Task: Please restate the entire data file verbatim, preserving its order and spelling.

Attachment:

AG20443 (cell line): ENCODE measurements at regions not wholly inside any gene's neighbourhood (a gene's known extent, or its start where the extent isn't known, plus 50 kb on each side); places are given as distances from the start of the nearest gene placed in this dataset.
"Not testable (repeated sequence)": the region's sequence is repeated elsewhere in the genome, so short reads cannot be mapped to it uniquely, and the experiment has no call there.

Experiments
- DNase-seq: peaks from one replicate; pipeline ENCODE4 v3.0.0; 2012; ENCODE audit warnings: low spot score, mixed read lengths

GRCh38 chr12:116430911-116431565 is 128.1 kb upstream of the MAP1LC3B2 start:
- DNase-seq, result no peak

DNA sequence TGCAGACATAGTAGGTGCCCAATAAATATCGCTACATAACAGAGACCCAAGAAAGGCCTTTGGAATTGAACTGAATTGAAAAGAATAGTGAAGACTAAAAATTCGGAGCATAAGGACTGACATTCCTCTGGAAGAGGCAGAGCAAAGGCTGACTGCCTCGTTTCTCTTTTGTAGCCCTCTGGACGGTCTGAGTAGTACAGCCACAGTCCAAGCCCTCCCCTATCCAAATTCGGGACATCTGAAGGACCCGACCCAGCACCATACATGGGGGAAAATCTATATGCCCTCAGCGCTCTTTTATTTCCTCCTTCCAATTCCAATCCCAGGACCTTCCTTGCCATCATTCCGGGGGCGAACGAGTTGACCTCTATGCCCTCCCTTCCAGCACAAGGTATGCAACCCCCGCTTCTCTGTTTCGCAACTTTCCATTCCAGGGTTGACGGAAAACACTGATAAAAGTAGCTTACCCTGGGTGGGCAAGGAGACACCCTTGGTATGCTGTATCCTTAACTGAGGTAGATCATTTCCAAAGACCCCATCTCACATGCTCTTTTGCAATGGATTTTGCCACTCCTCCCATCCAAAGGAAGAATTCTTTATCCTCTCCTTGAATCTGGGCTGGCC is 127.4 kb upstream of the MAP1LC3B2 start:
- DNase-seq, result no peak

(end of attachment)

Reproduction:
AG20443 (cell line): ENCODE measurements at regions not wholly inside any gene's neighbourhood (a gene's known extent, or its start where the extent isn't known, plus 50 kb on each side); places are given as distances from the start of the nearest gene placed in this dataset.
"Not testable (repeated sequence)": the region's sequence is repeated elsewhere in the genome, so short reads cannot be mapped to it uniquely, and the experiment has no call there.

Experiments
- DNase-seq: peaks from one replicate; pipeline ENCODE4 v3.0.0; 2012; ENCODE audit warnings: low spot score, mixed read lengths

GRCh38 chr12:116430911-116431565 is 128.1 kb upstream of the MAP1LC3B2 start:
- DNase-seq, result no peak

DNA sequence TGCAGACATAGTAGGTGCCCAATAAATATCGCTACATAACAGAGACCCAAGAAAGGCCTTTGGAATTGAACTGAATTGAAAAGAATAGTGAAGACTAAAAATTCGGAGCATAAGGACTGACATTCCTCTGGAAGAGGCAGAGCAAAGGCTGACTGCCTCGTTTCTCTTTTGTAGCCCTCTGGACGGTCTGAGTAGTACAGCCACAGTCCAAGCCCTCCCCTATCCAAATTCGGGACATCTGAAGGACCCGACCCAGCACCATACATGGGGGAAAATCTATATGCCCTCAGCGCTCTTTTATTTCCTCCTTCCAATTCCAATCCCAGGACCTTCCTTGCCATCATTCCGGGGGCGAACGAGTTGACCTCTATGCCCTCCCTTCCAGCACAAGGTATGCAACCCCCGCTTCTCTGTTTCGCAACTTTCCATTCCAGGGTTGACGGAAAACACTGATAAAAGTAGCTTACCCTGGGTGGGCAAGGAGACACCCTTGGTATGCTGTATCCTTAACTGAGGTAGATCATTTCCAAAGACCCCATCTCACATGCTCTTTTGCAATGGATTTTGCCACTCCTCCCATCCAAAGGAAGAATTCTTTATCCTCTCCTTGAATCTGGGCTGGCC is 127.4 kb upstream of the MAP1LC3B2 start:
- DNase-seq, result no peak